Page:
McCloskey for Supervisor, Facebook
Allen McCloskey has withdrawn his candidacy to become Humboldt County’s next First District supervisor in the face of fraud and perjury allegations reported last week
by the Lost Coast Outpost
“The last two months (and more notably the last two weeks) have been incredibly difficult for me as an individual, for my immediate and extended family, for the campaign team, for our friends and for so many people who I love and admire,” McCloskey wrote in a 2,400-word statement
posted to his campaign Facebook page yesterday. “This ordeal has been designed to cause an incredible amount of strain. The blog hit piece, the bias and one-sided reporting, endless personal attacks, have caused untold damage to family, friends and political supporters. … As a result, and after much reflection and careful consideration, I cannot in good conscience allow these forces to continue to damage my family, friends and colleagues. … For the time being, we will walk away from this particular campaign with our heads held high and our commitment to our collective vision intact.”
’s Ryan Burns penned a lengthy and thorough investigative report last week, much of which focused on perjury and fraud allegations from 16 years ago. When Burns confronted McCloskey with the allegations during an interview, McCloskey responded that he’d been the victim of identity theft.
The allegations stem from 2003, when McCloskey was working as a consultant for Kleen Environmental Technologies, which was seeking a biomedical waste disposal permit from the Washington Utilities and Transportation Commission
. According to transcripts of the commission hearings, it appears McCloskey forged a letter in support of Kleen’s application then lied about it. When called out on those lies, the transcript indicates McCloskey either suffered a medical emergency or feigned one, after which he allegedly fled the state.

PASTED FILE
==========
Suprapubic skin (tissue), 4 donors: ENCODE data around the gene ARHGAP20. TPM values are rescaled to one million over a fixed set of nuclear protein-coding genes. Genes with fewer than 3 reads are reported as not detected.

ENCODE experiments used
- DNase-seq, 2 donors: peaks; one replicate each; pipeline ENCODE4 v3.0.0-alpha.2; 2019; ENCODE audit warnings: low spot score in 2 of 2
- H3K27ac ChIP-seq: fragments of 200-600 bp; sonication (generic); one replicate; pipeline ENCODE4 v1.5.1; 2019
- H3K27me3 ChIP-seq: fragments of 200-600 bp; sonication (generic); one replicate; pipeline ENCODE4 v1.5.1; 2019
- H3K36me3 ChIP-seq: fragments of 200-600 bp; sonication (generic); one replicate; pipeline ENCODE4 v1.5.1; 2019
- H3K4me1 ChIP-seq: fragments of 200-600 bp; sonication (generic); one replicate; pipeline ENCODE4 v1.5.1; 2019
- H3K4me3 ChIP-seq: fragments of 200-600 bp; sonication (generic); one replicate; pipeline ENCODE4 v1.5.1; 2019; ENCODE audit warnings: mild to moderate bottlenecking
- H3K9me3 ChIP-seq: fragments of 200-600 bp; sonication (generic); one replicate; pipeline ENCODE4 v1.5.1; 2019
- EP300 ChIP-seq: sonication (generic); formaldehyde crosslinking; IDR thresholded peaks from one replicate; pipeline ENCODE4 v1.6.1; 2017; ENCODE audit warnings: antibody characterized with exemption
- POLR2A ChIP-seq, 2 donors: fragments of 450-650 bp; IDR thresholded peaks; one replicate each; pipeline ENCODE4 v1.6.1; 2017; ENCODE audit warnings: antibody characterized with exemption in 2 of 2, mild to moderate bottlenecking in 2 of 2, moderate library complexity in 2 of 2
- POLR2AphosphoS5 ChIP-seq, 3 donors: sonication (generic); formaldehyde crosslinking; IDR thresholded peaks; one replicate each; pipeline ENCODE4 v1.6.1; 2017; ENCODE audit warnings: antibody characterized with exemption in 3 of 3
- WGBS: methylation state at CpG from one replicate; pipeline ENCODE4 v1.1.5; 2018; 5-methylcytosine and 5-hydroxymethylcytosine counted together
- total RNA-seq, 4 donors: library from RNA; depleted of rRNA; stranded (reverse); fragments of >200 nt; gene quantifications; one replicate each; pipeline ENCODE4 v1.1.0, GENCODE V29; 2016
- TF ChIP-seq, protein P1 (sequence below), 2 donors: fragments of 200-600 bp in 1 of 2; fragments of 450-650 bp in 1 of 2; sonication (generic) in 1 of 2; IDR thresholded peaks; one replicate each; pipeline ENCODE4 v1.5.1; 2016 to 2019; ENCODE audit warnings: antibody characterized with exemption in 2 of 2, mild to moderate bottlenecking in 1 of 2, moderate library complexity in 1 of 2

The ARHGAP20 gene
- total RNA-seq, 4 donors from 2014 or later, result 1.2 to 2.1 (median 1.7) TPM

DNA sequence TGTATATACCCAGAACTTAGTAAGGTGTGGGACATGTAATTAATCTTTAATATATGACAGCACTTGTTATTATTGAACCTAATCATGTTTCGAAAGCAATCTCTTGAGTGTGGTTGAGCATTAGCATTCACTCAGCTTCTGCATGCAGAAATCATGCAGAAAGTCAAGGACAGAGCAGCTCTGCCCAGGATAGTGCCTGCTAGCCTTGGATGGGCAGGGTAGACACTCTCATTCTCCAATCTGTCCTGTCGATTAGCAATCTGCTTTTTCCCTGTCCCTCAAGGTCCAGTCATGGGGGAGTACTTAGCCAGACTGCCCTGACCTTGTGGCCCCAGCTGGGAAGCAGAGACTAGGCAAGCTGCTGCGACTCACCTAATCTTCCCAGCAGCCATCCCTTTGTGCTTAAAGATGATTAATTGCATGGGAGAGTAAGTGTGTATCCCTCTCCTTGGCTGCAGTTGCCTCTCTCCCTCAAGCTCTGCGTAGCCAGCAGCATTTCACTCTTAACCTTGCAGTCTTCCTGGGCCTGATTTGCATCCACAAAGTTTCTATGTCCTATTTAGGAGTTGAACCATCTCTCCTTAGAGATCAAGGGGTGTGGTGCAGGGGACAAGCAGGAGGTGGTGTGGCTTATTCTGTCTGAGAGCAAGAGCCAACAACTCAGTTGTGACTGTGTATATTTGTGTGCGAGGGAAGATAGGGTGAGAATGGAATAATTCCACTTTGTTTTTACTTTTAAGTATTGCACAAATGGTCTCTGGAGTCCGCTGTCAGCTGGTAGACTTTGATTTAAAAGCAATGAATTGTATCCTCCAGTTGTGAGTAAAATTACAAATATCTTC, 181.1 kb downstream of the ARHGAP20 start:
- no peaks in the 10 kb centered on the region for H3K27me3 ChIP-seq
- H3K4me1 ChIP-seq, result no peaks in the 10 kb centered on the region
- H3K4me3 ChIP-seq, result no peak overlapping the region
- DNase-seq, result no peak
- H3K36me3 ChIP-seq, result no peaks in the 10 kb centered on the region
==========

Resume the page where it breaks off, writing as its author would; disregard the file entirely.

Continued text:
When confronted about the allegations during an interview with Burns, McCloskey was somewhat evasive but essentially said an ex-boyfriend had stolen his identity and impersonated him at the hearing. He said he was just an intern and not there to be a part of “any of their shenanigans.” (In his report, Burns says he sent two attorneys involved in the case pictures of McCloskey and they confirmed he was the same man testifying before the utilities commission.)
In his statement, McCloskey denies writing the fraudulent letter and intones that he severed ties with Kleen when he determined the letter was forged, after which the company had a “non-citizen with a criminal record who needed to remain under the radar” testify in his place.
“Should I have set the record straight with the administrative court? Certainly and I wish I could go back in time,” McCloskey says in the statement. “I will only say that I was young and scared and decided to keep my distance.”
The statement goes on to attack Burns’ reporting, alleging that he “edited and altered my comments” and essentially ambushed him on what amounted to a political hit job. Burns, for his part, stated in a follow up story that no one associated with McCloskey's First District opponent's campaign contributed to his reporting and that he and the Outpost will “let our original story, and audio from our interview, speak for themselves.” Those interested can listen to audio for the full interview here
and draw their own conclusions. (For our part, no major discrepancies were immediately apparent.)
For the time being, incumbent First District Supervisor Rex Bohn is running unopposed but tough social media chatter indicates those unenthused about his tenure are busily working to find another candidate to run against him in 2020.